Small Music Label Discovers Big Market for Its Re-Releases

Article excerpt

Byline: Dimitra DeFotis Daily Herald Business Writer

Business profile

Name: Neale Parker, president

Business: Griffin Music Inc. of Glendale Heights, an independent recording label which re-releases old rock titles and issues some new rock, jazz and blues.

Revenues: $2.8 million in 1995.

Philosophy: "This business has so many variables ... it's fun and it's a social business and you get to travel."

Griffin Music Inc. is holding up the cigarette lighter to psychedelic and space rock.

And the audience of buyers is rallying around it.

The 4-year-old music label has released - or reissued through sub-licensing arrangements - more than 250 albums at a rate of roughly five per month.

Its volume will never rival big labels such as Sony or Time Warner, but it has found re-releasing music very lucrative.

Keeping a low profile in a Glendale Heights warehouse, the company quietly brought in $2.8 million in sales last year.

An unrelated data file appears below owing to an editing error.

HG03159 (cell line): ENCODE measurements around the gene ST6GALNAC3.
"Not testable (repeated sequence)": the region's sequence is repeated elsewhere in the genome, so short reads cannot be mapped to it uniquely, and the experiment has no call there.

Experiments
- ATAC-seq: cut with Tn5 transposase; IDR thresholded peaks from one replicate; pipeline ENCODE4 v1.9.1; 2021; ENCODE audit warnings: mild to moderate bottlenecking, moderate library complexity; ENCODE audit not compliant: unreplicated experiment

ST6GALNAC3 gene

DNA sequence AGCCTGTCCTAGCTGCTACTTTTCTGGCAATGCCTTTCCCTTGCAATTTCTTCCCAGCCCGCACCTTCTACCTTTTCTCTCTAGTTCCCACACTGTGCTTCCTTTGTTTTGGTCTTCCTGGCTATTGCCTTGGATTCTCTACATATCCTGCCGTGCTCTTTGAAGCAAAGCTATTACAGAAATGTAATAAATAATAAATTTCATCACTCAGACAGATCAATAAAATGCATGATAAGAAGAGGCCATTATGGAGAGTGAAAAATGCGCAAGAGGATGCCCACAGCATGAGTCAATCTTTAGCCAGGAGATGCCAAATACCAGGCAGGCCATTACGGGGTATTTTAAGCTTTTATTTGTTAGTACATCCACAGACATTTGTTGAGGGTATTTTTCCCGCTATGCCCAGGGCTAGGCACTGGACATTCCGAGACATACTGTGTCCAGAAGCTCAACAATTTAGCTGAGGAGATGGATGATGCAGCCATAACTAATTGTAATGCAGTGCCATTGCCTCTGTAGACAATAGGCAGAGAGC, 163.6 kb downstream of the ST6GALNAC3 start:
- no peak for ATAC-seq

At its start only four years ago, its sales were $250,000.

Rock from the 1960s and '70s is not the only thing Griffin does: its compact disc encores also include jazz, classical and blues titles.

Through eight sister companies here, in Toronto and London, parent Gopaco Inc. also publishes band anthologies and distributes CDs for other labels.

The companies together employ about 80 people, with all but 15 in Glendale Heights.

The largest U.S. concern is Feedback Inc. of Glendale Heights, which distributed $24 million in compact discs for independent labels including Griffin last year.

The suburbs may seem an unlikely place for Griffin, but owners say CD thefts are so lucrative that a low profile is better.

"We're one of the top 10 reissue labels in the U.S. We keep a low profile for security aspects," says President Neale Parker, a London native who is no relation to the similarly named WXRT-FM disc jockey.

Thousands of CDs are licensed through Griffin, from UFO and Nazareth to Tangerine Dream and Olivia Newton-John. They are sold at major retail outlets such as Best Buy as well as small music shops.

"A lot of these guys who were big in the '60s and '70s don't have any other living," Parker said. "A lot of them went back to regular jobs, but it must be difficult after getting used to thousands of screaming fans."

Still, the market for $15.98 reissues of artists such as Yes keyboardist Rick Wakeman is limited. But Griffin can make money on a CD that may only sell 2,000 copies nationwide.

"Reissues can be extremely economical because recording and marketing has been paid for," said Rob Gillis, label manager for three small Chicago labels: Whitehouse, Waterdog and Absolute.

Gillis said Griffin made its mark with box sets of Hawkwind, a '70s British band with a devoted following likened to the Grateful Dead. …